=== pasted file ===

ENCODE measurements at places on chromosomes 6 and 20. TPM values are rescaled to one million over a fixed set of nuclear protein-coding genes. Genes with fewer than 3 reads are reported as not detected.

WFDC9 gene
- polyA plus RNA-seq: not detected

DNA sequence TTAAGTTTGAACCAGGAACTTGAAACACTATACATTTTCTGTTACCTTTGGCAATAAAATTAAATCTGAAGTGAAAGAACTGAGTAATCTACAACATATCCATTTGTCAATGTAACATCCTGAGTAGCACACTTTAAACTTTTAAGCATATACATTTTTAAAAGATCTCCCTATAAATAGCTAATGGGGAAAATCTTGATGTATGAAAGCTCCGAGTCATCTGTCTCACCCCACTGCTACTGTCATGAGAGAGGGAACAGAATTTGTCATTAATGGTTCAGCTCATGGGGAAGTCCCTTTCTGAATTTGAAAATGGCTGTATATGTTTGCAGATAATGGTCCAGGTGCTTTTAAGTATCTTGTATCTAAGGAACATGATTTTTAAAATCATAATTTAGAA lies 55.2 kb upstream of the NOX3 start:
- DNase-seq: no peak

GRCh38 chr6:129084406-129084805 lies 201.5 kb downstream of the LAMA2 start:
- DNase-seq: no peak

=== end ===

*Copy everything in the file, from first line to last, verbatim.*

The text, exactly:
ENCODE measurements at places on chromosomes 6 and 20. TPM values are rescaled to one million over a fixed set of nuclear protein-coding genes. Genes with fewer than 3 reads are reported as not detected.

WFDC9 gene
- polyA plus RNA-seq: not detected

DNA sequence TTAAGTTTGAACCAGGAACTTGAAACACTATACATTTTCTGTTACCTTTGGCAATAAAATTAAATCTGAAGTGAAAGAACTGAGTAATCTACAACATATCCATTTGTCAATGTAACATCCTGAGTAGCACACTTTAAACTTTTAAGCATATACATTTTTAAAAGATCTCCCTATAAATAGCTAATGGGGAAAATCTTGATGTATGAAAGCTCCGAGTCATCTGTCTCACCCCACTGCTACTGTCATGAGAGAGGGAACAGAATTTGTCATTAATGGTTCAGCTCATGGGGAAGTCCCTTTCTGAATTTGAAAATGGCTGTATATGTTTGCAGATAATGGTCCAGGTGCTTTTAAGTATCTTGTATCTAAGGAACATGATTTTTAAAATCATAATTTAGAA lies 55.2 kb upstream of the NOX3 start:
- DNase-seq: no peak

GRCh38 chr6:129084406-129084805 lies 201.5 kb downstream of the LAMA2 start:
- DNase-seq: no peak